Unwinding the Federal Reserve’s balance sheet should start “sooner rather than later,” Federal Reserve Bank of Kansas City President Esther George said Wednesday.
“I support the FOMC’s approach to balance sheet normalization and favor initiating the process in the near future, although I would have preferred to be starting the process with a smaller balance sheet than exists today,” George said at a Denver economic forum, according to prepared text released by the Fed.
Monetary policy remains accommodative despite the four Fed rate hikes, she noted. But, “[m]aking adjustments to the Fed’s sizeable balance sheet is a necessary but unfamiliar part of the [Federal Open Market Committee’s] policy process.”
The Fed has indicated how it plans to accomplish balance sheet normalization, but, George noted, the exact “when” it starts (although the Fed expects it to be later this year) and the “how much” it is reduced “remain to be determined.”
“One reason I favor shrinking the balance sheet sooner rather than later is the observed disconnect between short-term rates and long-term rates,” she said. “Despite four 25-basis-point increases in the target funds rate since December of 2015, longer-term yields remain little changed.”
The FOMC’s Summary of Economic Projections median forecast suggests one more 25-basis-point fed funds rate hike this year and three next year. “If further increases in the target funds rate fail to transmit to longer-term yields, the yield curve could flatten further,” George noted. “Such a rate environment can distort investment decisions. To the extent that reducing our asset holdings will apply some modest upward pressure to longer-term interest rates, balance sheet normalization could promote the more typical transmission of short-term interest rate changes throughout the yield curve and ensure that all components of policy accommodation are removed in a gradual manner.”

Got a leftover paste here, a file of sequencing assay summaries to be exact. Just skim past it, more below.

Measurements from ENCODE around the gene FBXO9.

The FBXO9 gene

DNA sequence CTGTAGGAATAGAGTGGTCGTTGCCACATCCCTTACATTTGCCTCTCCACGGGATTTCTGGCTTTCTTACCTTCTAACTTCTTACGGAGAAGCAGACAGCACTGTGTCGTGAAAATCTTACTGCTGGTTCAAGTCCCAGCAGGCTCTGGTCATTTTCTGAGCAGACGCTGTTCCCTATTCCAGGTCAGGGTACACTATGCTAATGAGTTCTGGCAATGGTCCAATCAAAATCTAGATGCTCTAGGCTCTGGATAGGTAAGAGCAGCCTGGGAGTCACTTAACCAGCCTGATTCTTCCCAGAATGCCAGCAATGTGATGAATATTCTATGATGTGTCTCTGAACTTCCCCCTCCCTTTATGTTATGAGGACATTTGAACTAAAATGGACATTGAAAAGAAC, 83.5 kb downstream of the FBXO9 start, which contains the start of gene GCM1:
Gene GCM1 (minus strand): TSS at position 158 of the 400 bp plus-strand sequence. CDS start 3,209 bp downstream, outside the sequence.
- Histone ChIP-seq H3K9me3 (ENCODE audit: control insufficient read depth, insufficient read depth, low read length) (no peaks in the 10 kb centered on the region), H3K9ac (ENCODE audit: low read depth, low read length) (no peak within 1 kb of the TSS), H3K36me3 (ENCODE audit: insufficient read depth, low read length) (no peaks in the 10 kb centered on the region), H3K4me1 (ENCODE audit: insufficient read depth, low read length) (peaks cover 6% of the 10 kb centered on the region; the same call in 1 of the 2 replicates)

As for the amount of decrease, the Fed said it plans to “appreciably” lower the balance sheet total, although it will remain above pre-financial crisis levels.
George opposed continuation of large scale asset purchases (LSAPs) as an FOMC voter in 2013. “In my view, the possible unintended side effects of the ongoing asset purchases posed risks to economic and financial stability and served to unnecessarily further complicate future monetary policy,” she said. “I remain reluctant to advocate for the use of LSAPs in the future outside extraordinary circumstances.”